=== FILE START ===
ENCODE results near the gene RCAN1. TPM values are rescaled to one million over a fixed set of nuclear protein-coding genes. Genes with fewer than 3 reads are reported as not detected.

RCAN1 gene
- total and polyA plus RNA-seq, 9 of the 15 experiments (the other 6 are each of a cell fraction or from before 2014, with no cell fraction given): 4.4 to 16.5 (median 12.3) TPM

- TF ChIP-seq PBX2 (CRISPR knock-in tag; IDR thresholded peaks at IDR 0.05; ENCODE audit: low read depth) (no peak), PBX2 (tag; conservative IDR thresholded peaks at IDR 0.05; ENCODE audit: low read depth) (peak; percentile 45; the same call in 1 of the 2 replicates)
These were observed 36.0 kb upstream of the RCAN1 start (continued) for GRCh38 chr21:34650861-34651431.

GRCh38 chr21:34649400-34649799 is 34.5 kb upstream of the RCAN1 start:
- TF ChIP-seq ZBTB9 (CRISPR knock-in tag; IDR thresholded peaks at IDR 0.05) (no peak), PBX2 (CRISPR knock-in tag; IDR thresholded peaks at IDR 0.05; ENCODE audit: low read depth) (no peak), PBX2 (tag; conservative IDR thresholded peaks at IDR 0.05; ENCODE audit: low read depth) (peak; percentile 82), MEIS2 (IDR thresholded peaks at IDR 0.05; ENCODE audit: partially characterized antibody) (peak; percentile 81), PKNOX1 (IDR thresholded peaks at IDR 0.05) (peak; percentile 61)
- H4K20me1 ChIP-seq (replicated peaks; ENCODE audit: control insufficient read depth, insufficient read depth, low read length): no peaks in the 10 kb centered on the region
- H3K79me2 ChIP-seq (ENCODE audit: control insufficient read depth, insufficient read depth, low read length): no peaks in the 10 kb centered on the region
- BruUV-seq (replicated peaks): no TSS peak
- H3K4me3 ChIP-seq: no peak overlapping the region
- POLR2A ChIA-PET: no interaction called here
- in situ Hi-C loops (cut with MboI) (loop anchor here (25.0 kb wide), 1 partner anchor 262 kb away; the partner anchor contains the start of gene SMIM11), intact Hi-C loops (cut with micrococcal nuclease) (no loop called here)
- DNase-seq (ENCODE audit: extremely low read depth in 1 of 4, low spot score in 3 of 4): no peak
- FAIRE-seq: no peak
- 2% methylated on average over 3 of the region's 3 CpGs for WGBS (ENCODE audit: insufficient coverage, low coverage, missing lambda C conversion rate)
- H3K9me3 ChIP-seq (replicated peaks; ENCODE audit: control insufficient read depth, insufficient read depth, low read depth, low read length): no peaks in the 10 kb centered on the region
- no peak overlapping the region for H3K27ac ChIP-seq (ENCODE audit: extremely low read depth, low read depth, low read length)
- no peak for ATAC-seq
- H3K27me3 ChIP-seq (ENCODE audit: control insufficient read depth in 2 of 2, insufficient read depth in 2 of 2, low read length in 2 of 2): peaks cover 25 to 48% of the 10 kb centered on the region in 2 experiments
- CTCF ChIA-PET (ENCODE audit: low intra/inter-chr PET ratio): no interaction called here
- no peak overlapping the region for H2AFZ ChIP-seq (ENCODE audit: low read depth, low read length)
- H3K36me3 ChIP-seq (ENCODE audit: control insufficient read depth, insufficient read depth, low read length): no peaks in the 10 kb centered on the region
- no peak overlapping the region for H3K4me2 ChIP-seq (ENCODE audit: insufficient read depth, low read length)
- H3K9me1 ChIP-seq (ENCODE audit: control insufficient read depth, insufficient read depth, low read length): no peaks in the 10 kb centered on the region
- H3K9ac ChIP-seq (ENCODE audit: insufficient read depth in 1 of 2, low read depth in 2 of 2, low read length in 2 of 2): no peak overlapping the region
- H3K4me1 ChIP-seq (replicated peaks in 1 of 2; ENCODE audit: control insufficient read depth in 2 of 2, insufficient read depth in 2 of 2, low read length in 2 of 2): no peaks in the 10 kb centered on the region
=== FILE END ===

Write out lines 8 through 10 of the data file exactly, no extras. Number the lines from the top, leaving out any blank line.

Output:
- H4K20me1 ChIP-seq (replicated peaks; ENCODE audit: control insufficient read depth, insufficient read depth, low read length): no peaks in the 10 kb centered on the region
- H3K79me2 ChIP-seq (ENCODE audit: control insufficient read depth, insufficient read depth, low read length): no peaks in the 10 kb centered on the region
- BruUV-seq (replicated peaks): no TSS peak